Then Three-eyed Shiva,
through his self-control
powerfully suppressing
the disturbance of his senses,
wished to see the cause
of his mind’s disturbance
and sent his gaze in all directions.

He saw Self-born Love ready to attack,
his lovely bow drawn right back
to form a circle,
his fist resting
at the corner of his right eye,
shoulder hunched,
left foot arched.

Enraged by the violation of his penance,
his frown made his face
dreadful to behold,
and from his third eye
a sparkling, blazing fire
suddenly flew forth.

“Lord, hold back your anger,
hold back!”—
even as the cries of the wind-gods
crossed the sky,
that fire born from the eye of Shiva who is Being,
reduced to ashes Intoxicating Love.

His corporeal form having been disintegrated by the fire emanating from the mystical third eye of Shiva the Destroyer, Kamadeva, the god of love, is henceforth known as Ananga, the Bodiless God.

Written by uncudh

September 7, 2009 at 7:39 pm

The General Burnside Problem

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In 1902 William Burnside posed the following question concerning finitely generated groups:

Bounded Burnside Problem. If G is a finitely generated group and there is an integer n such that g^n = 1 for every g\in G, then must G be finite?

The problem also has the following variant:

General Burnside Problem. If G is a finitely generated group and every element of G has finite order, then must G be finite?

The answer to both questions was expected to be “yes”’; the solution to the General Burnside Problem was therefore anticipated to be somewhat harder than that of the Bounded Burnside Problem. However, the answer to both problems turned out to be “no”. A counterexample to the General Burnside problem was given by a beautiful and elegant construction of Golod and Shafarevich in 1964; and a counterexample to the Bounded Burnside Problem was given by Novikov and Adjan in 1968.

The Burnside Problem has the following ring-theoretic analogue:

Kurosh’s Problem. If A is a finitely generated algebra over a field F and every element of A is nilpotent, then must A be nilpotent?

(A element a \in A is nilpotent if a^n=0 for some n; and A is itself nilpotent if there is an m such that a_1a_2\cdots a_m = 0 for all a_1,a_2,\ldots,a_m \in A.) The Golod-Shafarevich construction also provides a counter-example to Kurosh’s Problem. We sketch the construction below.

The Golod-Shafarevich Theorem

Let F be a field and let T = F\langle x_1,x_2,\ldots x_d \rangle be the free non-commutative algebra over F generated by the variables x_1,x_2,\ldots,x_d. Let T_n denote the subspace of T consisting of all linear combinations of monomials of degree n. The elements of T_n are the homogeneous elements of degree n. Let I be a two-sided ideal of T generated by a set A of homogeneous elements, each of degree at least 2. Suppose that A has at most r_i elements of degree i for i \geq 2. The following (which we do not prove here) is the main computational result of the Golod-Shafarevich construction:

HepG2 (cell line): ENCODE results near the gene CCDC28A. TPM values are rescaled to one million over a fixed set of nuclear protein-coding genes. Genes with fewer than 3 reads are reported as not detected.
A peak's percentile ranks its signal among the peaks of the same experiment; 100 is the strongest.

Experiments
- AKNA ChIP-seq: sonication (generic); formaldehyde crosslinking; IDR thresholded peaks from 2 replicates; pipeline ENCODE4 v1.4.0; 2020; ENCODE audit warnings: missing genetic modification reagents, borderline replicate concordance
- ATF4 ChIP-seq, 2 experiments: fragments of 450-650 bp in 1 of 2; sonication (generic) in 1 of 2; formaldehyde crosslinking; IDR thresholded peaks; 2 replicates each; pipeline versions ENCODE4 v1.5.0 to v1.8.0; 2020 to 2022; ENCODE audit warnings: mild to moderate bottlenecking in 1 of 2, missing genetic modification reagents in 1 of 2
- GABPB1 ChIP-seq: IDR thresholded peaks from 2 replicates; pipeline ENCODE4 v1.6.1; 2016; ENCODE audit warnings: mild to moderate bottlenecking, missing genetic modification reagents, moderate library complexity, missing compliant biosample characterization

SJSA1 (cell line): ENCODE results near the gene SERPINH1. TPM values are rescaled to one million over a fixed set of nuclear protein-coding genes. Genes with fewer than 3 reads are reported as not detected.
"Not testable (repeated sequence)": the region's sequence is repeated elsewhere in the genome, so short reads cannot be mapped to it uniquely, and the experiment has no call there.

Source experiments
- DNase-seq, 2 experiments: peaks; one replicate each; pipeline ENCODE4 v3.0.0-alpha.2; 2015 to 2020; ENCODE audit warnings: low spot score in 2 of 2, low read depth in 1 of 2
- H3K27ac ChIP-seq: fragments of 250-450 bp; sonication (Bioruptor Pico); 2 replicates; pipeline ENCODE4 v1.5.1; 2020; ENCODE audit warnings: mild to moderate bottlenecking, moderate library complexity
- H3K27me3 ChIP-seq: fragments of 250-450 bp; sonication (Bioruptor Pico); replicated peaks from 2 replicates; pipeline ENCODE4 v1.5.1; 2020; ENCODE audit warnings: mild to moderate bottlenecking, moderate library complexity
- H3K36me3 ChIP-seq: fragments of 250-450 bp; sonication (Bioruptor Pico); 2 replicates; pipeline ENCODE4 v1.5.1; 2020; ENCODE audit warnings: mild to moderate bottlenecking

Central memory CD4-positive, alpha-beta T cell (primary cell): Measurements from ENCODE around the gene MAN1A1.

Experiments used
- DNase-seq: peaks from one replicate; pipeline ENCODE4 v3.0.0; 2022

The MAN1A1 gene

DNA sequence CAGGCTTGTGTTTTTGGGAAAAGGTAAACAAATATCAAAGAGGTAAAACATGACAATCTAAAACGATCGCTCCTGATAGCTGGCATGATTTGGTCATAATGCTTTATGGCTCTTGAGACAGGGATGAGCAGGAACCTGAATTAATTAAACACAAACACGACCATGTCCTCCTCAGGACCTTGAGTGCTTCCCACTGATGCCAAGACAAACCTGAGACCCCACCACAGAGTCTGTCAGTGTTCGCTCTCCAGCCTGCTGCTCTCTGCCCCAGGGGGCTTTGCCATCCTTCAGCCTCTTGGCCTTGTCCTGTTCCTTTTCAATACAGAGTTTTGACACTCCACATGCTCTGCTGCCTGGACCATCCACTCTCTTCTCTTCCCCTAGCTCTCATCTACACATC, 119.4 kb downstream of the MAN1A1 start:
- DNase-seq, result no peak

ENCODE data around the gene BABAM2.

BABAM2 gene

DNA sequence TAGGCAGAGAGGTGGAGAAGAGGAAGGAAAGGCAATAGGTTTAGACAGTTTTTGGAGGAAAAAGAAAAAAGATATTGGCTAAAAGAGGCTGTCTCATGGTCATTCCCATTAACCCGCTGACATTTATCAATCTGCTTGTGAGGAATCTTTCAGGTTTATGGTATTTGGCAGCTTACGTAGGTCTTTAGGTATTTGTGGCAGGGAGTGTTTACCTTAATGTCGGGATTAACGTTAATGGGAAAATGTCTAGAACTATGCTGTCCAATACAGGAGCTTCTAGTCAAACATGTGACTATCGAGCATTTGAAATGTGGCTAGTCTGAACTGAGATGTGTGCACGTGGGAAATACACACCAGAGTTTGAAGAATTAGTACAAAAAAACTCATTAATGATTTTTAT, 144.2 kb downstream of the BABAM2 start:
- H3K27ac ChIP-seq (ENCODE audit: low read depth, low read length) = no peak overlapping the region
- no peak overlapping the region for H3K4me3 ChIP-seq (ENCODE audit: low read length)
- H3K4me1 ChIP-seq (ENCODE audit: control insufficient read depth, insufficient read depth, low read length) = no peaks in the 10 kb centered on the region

Theorem. The quotient algebra T/I is infinite dimensional over F if the coefficients in the power series expansion of (1 - dz + \sum_{i=2}^\infty r_i z^i)^{-1} are nonnegative.

Using this theorem, one constructs a counterexample to Kurosh’s Problem as follows.

Counterexample to Kurosh’s Problem

Let T = F\langle x_1,x_2,x_3 \rangle be the free algebra over a countable field F. Let T' be the ideal of T consisting of all elements of T without constant term. Enumerate the elements of T' as t_1, t_2, \ldots. Choose an integer m_1 \geq 2 and write t_1^{m_1} = t_{1,2} + t_{1,3} + \cdots + t_{1,k_1}, where each t_{1,j} \in T_j. Choose another positive integer m_2 sufficiently large so that t_2^{m_2} = t_{2,k_1+1} + t_{2,k_1+2} + \cdots + t_{2,k_2} for some k_2 > k_1. Continue in this way for sufficiently large powers of t_3, t_4, \cdots. Now let I be the ideal generated by the t_{i,j} defined in the process above. Consider the quotient T'/I. The construction of I guarantees that each element of T'/I is nilpotent; but the theorem above ensures that T'/I is infinite dimensional over F (and hence not nilpotent). Thus T'/I is a counterexample to Kurosh’s Problem. From this construction, we can in turn build a counterexample to the General Burnside Problem.

Counterexample to the General Burnside Problem

Let us suppose now that p is a prime number and F is the field with p elements. Let T and I be as defined above. Let a_1, a_2, a_3 be the elements x_1 + I, x_2 + I, x_3 + I of the quotient T/I respectively. Let G be the multiplicative semigroup in T/I generated by the elements 1+a_1, 1+a_2, and 1+ a_3. An element of G has the form 1+a for some a \in T'/I. The element a is nilpotent by the construction of T'/I, and so for sufficiently large n, we have a^{p^n} = 0. Since we are in characteristic p we have (1+a)^{p^n} = 1 + a^{p^n} = 1. It follows that 1+a has an inverse, whence G is a group. Moreover every element 1+a of G has finite order (indeed order a power of p). Thus G satisfies the conditions of the General Burnside Problem. It remains to show that G is infinite. If G were finite, then the linear combinations of its elements would form a finite dimensional algebra B over F. Moreover, since both 1 and 1+a_i are in G, the linear combination (1+a_i) - 1 = a_i is in B. Thus, 1, a_1, a_2, a_3 are all in B. But 1, a_1, a_2, a_3 suffice to generate T/I, which was previously shown to be infinite dimensional. The algebra B is therefore also infinite dimensional, a contradiction. Thus G is infinite, as required.

Written by uncudh

September 4, 2009 at 12:20 am